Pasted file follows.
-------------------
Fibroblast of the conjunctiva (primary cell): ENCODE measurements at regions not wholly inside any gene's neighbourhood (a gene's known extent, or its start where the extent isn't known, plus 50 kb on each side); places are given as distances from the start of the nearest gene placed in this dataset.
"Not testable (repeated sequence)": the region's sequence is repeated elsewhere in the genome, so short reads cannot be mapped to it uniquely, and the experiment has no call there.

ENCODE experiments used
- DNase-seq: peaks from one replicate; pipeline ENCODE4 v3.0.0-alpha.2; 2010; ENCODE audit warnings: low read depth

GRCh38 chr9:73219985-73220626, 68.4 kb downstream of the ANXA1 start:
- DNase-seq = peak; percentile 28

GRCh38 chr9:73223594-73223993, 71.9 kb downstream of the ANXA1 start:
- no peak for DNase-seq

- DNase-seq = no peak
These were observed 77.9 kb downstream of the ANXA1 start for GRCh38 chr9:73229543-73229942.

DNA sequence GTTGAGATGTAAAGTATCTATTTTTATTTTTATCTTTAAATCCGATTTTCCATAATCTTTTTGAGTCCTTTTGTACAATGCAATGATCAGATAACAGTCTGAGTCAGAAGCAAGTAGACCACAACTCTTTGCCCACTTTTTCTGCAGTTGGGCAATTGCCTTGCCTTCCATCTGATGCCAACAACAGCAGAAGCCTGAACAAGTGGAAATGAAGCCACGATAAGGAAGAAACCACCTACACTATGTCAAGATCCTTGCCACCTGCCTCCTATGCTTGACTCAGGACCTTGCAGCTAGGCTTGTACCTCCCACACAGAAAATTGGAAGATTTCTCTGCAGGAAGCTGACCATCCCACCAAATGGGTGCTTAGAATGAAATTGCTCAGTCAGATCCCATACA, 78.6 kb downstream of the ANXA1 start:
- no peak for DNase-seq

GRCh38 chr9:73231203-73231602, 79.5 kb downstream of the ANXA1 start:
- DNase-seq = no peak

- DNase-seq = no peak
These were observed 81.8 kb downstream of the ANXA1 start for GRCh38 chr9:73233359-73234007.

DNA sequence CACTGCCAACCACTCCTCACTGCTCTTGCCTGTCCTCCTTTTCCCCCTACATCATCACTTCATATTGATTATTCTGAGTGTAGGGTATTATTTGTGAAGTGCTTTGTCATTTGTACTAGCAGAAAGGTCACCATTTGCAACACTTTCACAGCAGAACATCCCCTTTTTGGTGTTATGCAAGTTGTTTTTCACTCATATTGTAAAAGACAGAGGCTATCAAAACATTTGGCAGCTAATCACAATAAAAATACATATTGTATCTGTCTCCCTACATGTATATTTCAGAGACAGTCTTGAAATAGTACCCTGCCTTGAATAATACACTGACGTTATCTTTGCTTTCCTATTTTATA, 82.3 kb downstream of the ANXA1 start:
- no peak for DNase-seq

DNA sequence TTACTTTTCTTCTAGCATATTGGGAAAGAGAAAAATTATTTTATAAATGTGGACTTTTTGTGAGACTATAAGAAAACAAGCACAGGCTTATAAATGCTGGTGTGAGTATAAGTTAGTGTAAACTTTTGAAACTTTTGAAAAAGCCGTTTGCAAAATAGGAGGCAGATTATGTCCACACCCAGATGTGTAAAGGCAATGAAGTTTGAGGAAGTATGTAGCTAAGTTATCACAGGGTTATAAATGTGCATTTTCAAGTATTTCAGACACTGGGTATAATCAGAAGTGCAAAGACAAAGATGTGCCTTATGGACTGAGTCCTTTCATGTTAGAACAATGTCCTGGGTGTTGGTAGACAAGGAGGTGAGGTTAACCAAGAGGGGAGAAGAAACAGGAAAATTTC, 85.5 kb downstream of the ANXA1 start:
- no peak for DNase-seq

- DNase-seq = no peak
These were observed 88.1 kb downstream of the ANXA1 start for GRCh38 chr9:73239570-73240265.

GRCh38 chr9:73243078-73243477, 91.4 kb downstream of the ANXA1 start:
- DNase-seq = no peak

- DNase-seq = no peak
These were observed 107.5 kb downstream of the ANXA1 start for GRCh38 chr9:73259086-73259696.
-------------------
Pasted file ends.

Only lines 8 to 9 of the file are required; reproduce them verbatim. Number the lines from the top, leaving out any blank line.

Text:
- no peak for DNase-seq

- DNase-seq = no peak